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ANNUAL REPORT of the Inspectors of the Stato

Prison at Jackson for the year ending October 31, 1845:

To the Secretary of State of the State of Michigan:

The undersigned respectfully submit the following annual report of the condition and transactions of the State Prison, for the year ending as aforesaid.

The general health of the inmates of this institution, for the past year, has been unusually good, which fact furnishes another evidence; if any were wanting, that moderate exercise, regular habits, and a sufficient quantity of coarse, though wholesome food, tend to promote bodily vigor, and to counteract the influence of disease.

But few severe cases of sickness among the convicts have come under our observation, although as is usually expected in this climate during the summer and autumn, many cases of slight indisposition, and temporary derangement of the system have occurred, the most of which, however, have required but a short and mild medical treatment, with a few days suspension from ordinary daily labor. Every requisite attention to the wants and necessities of the siek, has been bestowed by the prison physician, and by those under whose care the invalids are placed, in accordance with the prison regulations. The existing State Prison laws do not make it the duty of the physi. cian to submit an annnal report of that branch of the prison service, but in compliance with our request, he has furnished us with a docu, ment of that character which is herewith subjoined.

All due regard to cleanliness and regularity in the management of the internal affairs of the prison, is strictly observed and enforced, and instances of insubordination among the convicts, during the past year, have rarely occurred.

In all cases when it has been deserved, punishment in the usual mamer has been administered, but in no instance has personal chas. tisement been inflicted, until other and milder means were found unvailing to reclaim and bring under subjection the disobedient conviet.

The usual religious exercises and means of moral culture, authorized by law, continue to be impartially extended to the convicts. Every Sabbath afternoon the Chaplain attends divine service within the walls of the prison, at which all the convicts are required to be present, together with a sufficient number of the keepers and guards to preserve order and regularity, and the balance of the Sabbath is devoted to the reading of the Bible, a copy of which is given to each convict on his entering the prison. In addition to which, when the convicts request it, suitable and appropriate books are occasionally distributed among them from the prison library, consisting of a selection of religious, moral and historical writings, biographical sketches, tracts and pamphlets.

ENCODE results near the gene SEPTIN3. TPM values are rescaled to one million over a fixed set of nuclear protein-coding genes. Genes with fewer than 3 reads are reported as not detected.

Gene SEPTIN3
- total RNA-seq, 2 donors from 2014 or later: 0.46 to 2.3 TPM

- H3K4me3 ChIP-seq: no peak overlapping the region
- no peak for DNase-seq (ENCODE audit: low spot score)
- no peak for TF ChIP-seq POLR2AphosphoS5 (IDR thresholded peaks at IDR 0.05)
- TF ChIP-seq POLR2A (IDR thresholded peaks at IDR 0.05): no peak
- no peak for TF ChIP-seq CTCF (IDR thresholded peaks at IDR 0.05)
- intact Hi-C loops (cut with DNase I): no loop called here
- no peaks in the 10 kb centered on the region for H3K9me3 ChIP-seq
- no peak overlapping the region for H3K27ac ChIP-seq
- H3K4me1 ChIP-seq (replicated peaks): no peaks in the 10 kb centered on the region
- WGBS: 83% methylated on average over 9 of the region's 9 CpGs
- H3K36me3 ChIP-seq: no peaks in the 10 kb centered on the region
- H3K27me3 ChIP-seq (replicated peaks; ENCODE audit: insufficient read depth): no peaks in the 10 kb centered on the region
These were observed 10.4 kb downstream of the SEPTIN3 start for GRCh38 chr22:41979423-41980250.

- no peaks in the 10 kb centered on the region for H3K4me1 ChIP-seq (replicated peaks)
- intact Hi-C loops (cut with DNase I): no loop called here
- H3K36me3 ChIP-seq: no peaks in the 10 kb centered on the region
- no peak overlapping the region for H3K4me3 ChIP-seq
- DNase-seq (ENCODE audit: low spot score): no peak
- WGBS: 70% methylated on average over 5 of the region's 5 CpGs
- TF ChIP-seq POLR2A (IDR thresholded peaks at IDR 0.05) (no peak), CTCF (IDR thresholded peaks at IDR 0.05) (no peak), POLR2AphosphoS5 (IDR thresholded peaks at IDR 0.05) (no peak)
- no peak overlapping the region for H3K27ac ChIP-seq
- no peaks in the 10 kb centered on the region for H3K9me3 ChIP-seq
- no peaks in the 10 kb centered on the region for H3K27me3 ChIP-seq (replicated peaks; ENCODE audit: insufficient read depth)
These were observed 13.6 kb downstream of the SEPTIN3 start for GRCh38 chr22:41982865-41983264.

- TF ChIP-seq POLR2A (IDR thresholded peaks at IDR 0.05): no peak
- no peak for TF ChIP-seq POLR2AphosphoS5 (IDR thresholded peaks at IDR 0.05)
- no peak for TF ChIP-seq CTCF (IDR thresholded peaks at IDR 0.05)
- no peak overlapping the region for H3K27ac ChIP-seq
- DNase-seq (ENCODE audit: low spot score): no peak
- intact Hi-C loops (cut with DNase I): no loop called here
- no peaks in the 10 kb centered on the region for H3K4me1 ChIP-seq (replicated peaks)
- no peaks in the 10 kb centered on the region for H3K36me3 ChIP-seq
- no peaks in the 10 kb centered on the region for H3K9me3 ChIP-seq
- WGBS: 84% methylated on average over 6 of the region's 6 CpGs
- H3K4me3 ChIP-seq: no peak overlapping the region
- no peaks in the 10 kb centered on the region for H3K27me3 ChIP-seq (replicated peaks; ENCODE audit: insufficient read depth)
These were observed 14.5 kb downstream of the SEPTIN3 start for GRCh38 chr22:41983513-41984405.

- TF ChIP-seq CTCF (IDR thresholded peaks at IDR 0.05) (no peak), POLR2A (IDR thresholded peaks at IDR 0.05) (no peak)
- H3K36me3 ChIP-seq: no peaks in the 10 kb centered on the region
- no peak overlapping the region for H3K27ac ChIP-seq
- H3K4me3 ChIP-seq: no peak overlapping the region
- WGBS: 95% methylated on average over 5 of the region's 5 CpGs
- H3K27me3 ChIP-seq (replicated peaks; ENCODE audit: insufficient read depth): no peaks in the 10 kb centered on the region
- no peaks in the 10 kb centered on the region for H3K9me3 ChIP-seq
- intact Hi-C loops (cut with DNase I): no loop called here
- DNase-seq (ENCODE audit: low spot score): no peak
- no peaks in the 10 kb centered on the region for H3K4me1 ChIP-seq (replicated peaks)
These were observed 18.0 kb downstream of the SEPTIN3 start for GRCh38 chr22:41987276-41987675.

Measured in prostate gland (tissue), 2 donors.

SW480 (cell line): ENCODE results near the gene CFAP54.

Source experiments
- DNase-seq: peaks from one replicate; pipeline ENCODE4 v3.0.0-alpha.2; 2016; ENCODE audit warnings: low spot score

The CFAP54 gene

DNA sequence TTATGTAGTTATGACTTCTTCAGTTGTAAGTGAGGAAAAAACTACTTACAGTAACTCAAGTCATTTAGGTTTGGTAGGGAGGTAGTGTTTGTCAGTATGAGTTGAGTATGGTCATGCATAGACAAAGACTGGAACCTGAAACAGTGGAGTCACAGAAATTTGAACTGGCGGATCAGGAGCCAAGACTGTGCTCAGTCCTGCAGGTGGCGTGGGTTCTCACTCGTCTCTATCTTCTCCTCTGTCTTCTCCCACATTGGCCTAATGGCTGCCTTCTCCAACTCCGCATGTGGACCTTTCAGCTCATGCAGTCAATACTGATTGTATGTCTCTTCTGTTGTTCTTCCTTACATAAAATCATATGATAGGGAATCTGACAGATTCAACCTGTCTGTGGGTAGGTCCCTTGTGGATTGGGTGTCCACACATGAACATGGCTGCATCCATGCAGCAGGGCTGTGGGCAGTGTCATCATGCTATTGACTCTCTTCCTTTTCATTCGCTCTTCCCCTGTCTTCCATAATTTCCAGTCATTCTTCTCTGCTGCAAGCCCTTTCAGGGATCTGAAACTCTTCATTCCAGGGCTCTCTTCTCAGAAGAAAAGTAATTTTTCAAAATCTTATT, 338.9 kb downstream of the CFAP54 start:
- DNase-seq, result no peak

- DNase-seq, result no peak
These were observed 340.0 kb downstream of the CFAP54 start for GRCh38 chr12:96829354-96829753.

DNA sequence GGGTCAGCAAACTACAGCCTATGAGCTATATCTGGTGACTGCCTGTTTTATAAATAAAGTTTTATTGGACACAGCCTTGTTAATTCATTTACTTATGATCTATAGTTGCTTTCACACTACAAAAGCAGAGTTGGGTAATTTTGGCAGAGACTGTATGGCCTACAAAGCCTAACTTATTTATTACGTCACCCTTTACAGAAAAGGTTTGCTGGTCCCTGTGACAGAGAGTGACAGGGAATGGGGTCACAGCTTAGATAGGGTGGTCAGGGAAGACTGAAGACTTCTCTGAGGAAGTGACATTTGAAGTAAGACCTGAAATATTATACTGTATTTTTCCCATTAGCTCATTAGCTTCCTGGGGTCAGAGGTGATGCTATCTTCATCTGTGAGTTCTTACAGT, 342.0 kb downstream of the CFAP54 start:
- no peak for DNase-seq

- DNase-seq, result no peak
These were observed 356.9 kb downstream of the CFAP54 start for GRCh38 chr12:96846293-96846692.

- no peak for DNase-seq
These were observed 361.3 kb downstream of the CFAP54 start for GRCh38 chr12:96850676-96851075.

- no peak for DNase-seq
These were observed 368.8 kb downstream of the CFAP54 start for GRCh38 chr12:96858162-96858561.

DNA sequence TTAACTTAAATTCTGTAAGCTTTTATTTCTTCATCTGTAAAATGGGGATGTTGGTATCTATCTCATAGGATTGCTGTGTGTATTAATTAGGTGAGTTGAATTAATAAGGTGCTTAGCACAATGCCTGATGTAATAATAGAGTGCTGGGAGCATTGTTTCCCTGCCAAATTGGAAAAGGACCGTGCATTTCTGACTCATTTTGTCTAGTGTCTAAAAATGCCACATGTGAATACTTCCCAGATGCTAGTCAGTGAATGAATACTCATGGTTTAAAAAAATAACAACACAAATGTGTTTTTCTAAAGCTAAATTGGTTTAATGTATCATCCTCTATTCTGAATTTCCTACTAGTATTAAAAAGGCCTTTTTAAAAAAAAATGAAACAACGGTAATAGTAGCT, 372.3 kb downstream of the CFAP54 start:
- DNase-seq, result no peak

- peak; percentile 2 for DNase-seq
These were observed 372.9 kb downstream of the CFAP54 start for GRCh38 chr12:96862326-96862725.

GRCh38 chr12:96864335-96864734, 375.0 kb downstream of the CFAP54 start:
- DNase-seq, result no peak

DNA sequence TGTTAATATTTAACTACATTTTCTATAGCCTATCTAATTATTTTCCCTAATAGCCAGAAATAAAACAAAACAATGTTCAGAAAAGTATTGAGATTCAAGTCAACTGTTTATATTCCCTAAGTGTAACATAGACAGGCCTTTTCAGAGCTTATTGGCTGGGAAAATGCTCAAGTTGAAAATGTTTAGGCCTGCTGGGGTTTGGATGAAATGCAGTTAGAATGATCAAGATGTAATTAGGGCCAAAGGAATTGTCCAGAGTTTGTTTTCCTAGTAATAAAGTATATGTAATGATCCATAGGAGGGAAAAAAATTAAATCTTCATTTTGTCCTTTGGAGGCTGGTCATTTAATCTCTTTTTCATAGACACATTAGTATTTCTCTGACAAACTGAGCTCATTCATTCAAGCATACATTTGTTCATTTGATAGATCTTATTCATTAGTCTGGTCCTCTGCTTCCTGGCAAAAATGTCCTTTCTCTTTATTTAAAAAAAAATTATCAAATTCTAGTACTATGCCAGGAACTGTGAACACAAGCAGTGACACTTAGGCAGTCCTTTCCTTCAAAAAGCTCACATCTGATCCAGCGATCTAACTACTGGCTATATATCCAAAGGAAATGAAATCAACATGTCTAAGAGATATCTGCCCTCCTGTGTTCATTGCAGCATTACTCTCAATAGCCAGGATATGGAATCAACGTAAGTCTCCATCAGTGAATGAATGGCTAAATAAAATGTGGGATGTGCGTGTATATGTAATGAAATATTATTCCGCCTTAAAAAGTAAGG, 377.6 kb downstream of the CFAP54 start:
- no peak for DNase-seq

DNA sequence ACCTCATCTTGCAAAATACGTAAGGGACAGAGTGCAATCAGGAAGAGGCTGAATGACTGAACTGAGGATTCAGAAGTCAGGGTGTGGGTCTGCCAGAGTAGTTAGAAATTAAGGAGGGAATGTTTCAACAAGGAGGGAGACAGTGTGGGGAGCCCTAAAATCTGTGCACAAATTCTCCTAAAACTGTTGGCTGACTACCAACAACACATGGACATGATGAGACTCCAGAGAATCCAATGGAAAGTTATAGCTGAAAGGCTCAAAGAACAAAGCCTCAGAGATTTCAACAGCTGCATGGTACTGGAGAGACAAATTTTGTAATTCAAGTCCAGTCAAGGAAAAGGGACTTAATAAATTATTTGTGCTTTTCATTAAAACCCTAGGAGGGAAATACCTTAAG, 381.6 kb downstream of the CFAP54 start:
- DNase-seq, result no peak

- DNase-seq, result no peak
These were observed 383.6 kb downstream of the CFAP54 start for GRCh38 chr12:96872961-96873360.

The priviledge of writing to their relations, or on business, if thought necessary, once in every three months or thereabouts, is granted to the convicts, the letters in all cases being placed in the hands of the Agent or deputy keeper for perusal, before they are permitted to leave the prison-also, under similar restrictions, and through the same medium, the convicts are allowed to receive letters from their friends. The intercourse kept up in this way, is productive of much real benefit to the convicts, and recders them more submissive to the wholesome restraints to which they are subjected, by the discipline of the prison. The consciousness that they are remembered by their friends, though cut off from their society, and that those friends still feel an interest in their welfare and moral reformation, lighten the burden of their imprisonment, and keeps alive those peculiar attributes of the mind, which are only brought into action by the social relations of life.

It is not uncommon to witness a good degree of interest on the part of the convicts in improving their moral and mental condition, and with many, a sense of gratitude seems to be manifested for the privio leges before enumerated, the effects of which are more or less

apparent in their daily conduct, and by a more strict attention to ther duty.

The building of the state prison at this place, was commenced in the summer of 1838, from which time to the 31st October, 1845, there have been 327 commitments, of which 15 were the second, and one the third. Of the foregoing commitments, 135 have been discharged by expiration of sentence, 26 have escaped, 5 have died, 1 committed

suicide, 1 killed in an attempt to recapture him, and 40 have been pardoned. Other facts in relation to this subject are embraced in the report of the Agent, hereto attached. During the past year, four convicts have made their escape